They never ever did, so I called upon the supreme services of one of J. Crew’s online Personal Shoppers and soon learned that the shorts featured in the fall show, and later in GQ, never made it to production, and a similar though not identical design sold out swiftly as a Men’s Shop at the Liquor Store limited edition in New York in early May.

So I had no choice but to take matters and splatters into my own hand, and permanently ruin some shorts myself. It wasn’t exactly rocket science, but here’s the Step-By-Step instructions for my adventures in Self Destruction.

I’d wanted a pair of boot campy green shorts that weren’t too thin, but I couldn’t find a pair I liked anywhere and so after ordering a pair of J. Crew Sun Faded Stanton Shorts in an almost-green color called Canteen, as well as picking up a pair available in stores in a grey-er shade dubbed Bottle, I went for the Bottle, as its buttons matched its fabric better.

I then placed a strip of one inch masking tape above the hem of each leg to provide a fail-safe guide for even, easy-shearing, but for me short is never short enough, and so I hacked off an additional 3/4 of an inch, almost 3 inches total.

I then jacked up my inner Pollock to whip ‘n flick bursts of white, then dusty blue, then creamy sage, then sky blue, then barely pink splotches of wall paint over the front of my shorts, allowing for a bit of natural-looking wraparound on the outer sides. In between each color I’d brush blobs of extra paint onto the sides of my hands and then blot the splotches into the fabric. I wanted the painted stains to look handy-mannish and authentic, not crisp and 80’s like a teen’s Esprit overalls.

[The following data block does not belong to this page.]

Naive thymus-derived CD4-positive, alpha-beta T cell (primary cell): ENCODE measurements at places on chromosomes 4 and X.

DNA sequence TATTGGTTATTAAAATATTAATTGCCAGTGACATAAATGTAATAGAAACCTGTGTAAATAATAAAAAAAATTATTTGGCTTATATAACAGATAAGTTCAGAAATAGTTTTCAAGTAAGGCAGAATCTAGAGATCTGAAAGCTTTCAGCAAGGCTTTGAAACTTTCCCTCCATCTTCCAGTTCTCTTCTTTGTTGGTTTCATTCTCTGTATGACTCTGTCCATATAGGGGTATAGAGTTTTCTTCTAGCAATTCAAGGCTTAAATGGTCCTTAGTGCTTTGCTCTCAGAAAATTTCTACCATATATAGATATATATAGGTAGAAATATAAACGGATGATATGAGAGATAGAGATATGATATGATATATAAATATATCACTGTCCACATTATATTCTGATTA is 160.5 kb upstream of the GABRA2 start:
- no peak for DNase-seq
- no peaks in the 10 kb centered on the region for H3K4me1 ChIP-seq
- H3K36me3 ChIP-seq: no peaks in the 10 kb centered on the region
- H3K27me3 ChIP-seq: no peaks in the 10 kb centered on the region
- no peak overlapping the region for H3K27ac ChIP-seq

Wondering if I had gone a bit overboard with the paint compared to my original inspiration, I washed my shorts twice, holding them up under the washing machine’s gushing water-fall during the fill cycle to erode away half a layer of my thickly caked-on paint.

And that was it.

I thought I had messed up my messing-up at many points during my shorts’ Self Destruction, but in the end they turned out pretty much how I had always envisioned them: Sawed-off and splotched, salvaged from some Dad’s dusty Nantucket shed during the trip I never took there, sometime last summer.

The thing I like most about them is, on the surface, they dress down everything you pair them with. And yet, they’re such a statement piece that they almost dress everything else up in a witty way too.

Self-Made Treasure

Tuesday, February 17th, 2009

I posted previously the cheery little jump-rope necklaces at newhighmart.com. I’ve never been very crafty. I don’t even like carving pumpkins anymore. But I scheduled a play date with my 9-year-old niece last week, figuring we could be crafty together and I could create my own beaded necklace for the spring.

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I used André Benjamin’s indian necklace that he shared on his 10 Essentials list as my source inspiration. My niece used “waterfalls” as inspiration for her own necklace, and she added a fish charm to hers, F.Y.I.

So there it is. Now I have not only a new necklace, but a happy memory to go along with it.